by Michael Macfarlane | 12 November 2018
On Saturday 3 November 2018, I faced my fears and abseiled from the roof of the HSBC UK National Cycling Centre in Manchester in aid of one of Sellick Partnership’s chosen charities, Wood Street Mission. The opportunity came up a week beforehand and I jumped at the chance, having done a few similar experiences previously, and despite finding them terrifying I always enjoy then immensely. This was no exception. The Cycling Centre – or the Manchester Velodrome as it is also called – stands at over 45 metres high, which may not seem a lot but trust me, when you are standing at the top it feels incredibly high up.
The whole experience lasted about an hour, with eight of us abseiling representing different businesses from Greater Manchester. I was the only volunteer from Sellick Partnership, but there was also representatives from the National Cycling Centre, Kuits Solicitors and some of the Wood Street Mission team. We all arrived at half past 12 and spent the first 15 minutes harnessing up. We were then given a very brief set of instructions and off we went, helmet and all.
I must say the most hair-raising part of the experience was the 40 metre climb to the top of the building. A very steep metal walkway stood before us and the abseiling platform perfectly which is situated in the middle of the building. Yes it was secure enough, but the gaps made looking down all the more scary. One by one we climbed, trying not to look down – apart from the quick glance at the cyclists that had just begun to circle the Velodrome track. Before we knew it, we had reached the top and all wondered why we had been so terrified at the bottom in the first place.
The view from the top was amazing! There was a group of cyclists zooming around the track, and from where we were standing we could see and hear everything. Then it dawned on me, the only way I was getting down from here was on a rope, and my attention suddenly moved to the area below us that was marked out for us to safely land.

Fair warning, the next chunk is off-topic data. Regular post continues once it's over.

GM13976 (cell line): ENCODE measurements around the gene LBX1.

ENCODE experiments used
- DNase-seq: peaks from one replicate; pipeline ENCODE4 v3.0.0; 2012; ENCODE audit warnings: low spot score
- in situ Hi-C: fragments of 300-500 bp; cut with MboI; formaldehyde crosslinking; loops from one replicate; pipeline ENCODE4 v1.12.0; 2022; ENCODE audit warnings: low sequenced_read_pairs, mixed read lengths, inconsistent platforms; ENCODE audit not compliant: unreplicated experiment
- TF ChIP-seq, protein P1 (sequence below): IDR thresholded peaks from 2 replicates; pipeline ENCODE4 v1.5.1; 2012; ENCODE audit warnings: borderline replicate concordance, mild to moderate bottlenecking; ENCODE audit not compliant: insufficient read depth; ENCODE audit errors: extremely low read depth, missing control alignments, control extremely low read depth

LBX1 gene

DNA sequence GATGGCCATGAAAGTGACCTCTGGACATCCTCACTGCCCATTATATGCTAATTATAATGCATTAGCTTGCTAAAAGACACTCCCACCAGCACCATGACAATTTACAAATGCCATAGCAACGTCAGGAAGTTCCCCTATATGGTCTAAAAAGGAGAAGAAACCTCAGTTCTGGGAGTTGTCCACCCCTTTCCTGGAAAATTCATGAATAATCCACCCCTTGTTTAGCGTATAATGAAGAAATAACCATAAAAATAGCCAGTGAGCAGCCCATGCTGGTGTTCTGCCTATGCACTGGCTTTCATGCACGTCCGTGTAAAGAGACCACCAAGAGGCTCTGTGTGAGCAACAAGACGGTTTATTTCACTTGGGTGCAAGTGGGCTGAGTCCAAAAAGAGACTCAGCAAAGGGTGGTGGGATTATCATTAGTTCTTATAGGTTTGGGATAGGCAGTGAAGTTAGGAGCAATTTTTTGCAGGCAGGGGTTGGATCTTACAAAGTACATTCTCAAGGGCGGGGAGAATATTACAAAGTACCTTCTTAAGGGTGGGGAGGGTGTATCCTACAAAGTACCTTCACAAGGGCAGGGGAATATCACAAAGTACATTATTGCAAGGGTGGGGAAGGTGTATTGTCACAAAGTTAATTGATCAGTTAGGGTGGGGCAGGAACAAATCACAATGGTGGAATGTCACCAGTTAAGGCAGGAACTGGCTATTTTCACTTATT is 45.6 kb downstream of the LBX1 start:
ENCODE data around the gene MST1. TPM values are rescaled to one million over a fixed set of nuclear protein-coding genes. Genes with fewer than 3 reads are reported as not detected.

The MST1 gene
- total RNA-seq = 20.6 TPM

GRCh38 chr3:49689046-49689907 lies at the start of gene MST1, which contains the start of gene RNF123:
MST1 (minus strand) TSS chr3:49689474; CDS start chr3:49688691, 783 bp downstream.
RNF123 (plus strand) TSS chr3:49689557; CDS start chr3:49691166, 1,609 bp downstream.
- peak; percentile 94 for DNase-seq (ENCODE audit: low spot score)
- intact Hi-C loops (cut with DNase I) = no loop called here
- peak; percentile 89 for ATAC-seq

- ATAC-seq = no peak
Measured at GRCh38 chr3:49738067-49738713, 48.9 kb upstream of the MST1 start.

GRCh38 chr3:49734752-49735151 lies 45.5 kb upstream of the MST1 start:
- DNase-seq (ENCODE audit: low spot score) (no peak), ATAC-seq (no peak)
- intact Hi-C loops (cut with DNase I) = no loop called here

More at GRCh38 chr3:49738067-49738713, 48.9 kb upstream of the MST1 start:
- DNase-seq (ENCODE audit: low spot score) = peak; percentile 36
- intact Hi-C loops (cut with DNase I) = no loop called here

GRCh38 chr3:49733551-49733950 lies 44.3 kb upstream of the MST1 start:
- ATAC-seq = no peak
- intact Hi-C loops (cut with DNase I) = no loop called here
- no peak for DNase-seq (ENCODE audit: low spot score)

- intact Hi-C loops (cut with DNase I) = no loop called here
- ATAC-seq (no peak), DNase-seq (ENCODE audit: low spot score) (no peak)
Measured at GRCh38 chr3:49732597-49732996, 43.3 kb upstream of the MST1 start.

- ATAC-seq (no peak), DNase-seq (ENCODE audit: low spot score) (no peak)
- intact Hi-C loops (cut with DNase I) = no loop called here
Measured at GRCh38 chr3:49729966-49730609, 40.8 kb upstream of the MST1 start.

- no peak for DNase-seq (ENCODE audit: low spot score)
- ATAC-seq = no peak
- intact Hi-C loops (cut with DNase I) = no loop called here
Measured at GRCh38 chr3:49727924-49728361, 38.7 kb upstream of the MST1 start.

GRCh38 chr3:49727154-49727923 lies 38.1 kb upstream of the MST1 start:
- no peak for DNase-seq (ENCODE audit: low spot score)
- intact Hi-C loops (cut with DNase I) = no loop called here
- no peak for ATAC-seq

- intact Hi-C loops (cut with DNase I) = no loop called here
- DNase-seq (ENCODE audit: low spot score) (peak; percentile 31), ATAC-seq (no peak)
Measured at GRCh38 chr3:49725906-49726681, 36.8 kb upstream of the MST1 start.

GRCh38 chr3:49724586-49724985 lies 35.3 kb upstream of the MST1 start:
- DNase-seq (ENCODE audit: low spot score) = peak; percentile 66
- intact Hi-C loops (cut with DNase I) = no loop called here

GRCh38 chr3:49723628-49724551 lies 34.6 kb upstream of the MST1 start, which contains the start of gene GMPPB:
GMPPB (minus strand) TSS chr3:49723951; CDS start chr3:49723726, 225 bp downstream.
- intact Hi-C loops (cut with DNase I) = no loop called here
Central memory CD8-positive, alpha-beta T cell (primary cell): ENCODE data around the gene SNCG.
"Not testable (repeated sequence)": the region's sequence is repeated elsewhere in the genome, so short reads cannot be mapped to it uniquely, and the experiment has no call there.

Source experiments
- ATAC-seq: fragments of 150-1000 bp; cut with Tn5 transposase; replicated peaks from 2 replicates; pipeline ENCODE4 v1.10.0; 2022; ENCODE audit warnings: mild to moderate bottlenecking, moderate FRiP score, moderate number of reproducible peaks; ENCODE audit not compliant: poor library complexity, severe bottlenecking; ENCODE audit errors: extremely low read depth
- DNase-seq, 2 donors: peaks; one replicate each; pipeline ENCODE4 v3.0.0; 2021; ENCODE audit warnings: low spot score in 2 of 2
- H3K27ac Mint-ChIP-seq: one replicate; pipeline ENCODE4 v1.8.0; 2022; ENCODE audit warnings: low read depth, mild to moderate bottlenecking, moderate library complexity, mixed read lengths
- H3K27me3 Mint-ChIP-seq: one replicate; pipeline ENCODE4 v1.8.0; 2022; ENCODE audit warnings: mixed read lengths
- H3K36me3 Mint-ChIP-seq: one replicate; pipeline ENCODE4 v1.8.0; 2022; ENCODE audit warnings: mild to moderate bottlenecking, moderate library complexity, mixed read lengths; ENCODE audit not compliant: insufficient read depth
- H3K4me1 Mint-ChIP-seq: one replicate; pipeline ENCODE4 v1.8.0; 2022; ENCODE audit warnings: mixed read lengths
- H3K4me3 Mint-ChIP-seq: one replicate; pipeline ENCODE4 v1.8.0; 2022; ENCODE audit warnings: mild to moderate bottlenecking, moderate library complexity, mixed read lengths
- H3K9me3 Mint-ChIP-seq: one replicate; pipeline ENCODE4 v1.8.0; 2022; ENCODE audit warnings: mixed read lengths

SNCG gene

We were joined by two men, armed with harnesses and plenty of ropes and clips. We were given another very short safety brief then the first two volunteers stepped up. They got clipped on, climbed over the railings and stood with their backs to the massive drop below. Then without hesitation they went, and made it look incredibly easy. I was positive they must have done this before.
Then it was my turn. I stepped up to the ledge and got strapped in. It was the next part that really had me worried. We had to step under a railing that was intentionally put there to stop people falling over the edge. What an unnerving experience this was, standing with my back to a 40 metre drop, with nothing but a piece of rope holding me on. The instructor took off my safety rope, attached the abseil rope, and I was free to go, “step back and hold on he said”… Easier said than done I tell you.
Not to look like a wimp I let go, and started on my very slow decent to the ground. My stomach was churning, my heart was beating and then I realised how exhilarating an experience this was. A few minutes later I was safely on the ground, and I wondered what all my worrying was about. I heard cheers from the gallery, a quick pat on the back from the instructor on the ground, and that was it. My abseil was complete.
Some might argue that experiences like this are easy, but when you have a fear of heights it makes it a little bit more challenging. I have always believed and been taught to face your fears, and that is what I have always done. Facing your fears allows you to put many things into perspective. This abseil for example, made me realise once again that no matter how high you are, you can always get down safely. When in situations like this I always think about my favourite inspirational quote about facing your fears by Eleanor Roosevelt: "You gain strength, courage and confidence by every experience in which you really stop to look fear in the face. You are able to say to yourself, 'I have lived through this horror. I can take the next thing that comes along.' You must do the thing you think you cannot do."
Being able to do something that I am proud of, whilst raising money for such a well deserving charity was an amazing experience. Wood Street Mission, and all the charities we support depend on donations to help them continue the work they do. I will definitely do something like this again, and would urge anyone thinking about raising money for charity it to get involved, it really is a rewarding experience.
I have been raising money, so if you would like to donate please head along to my Just Giving page.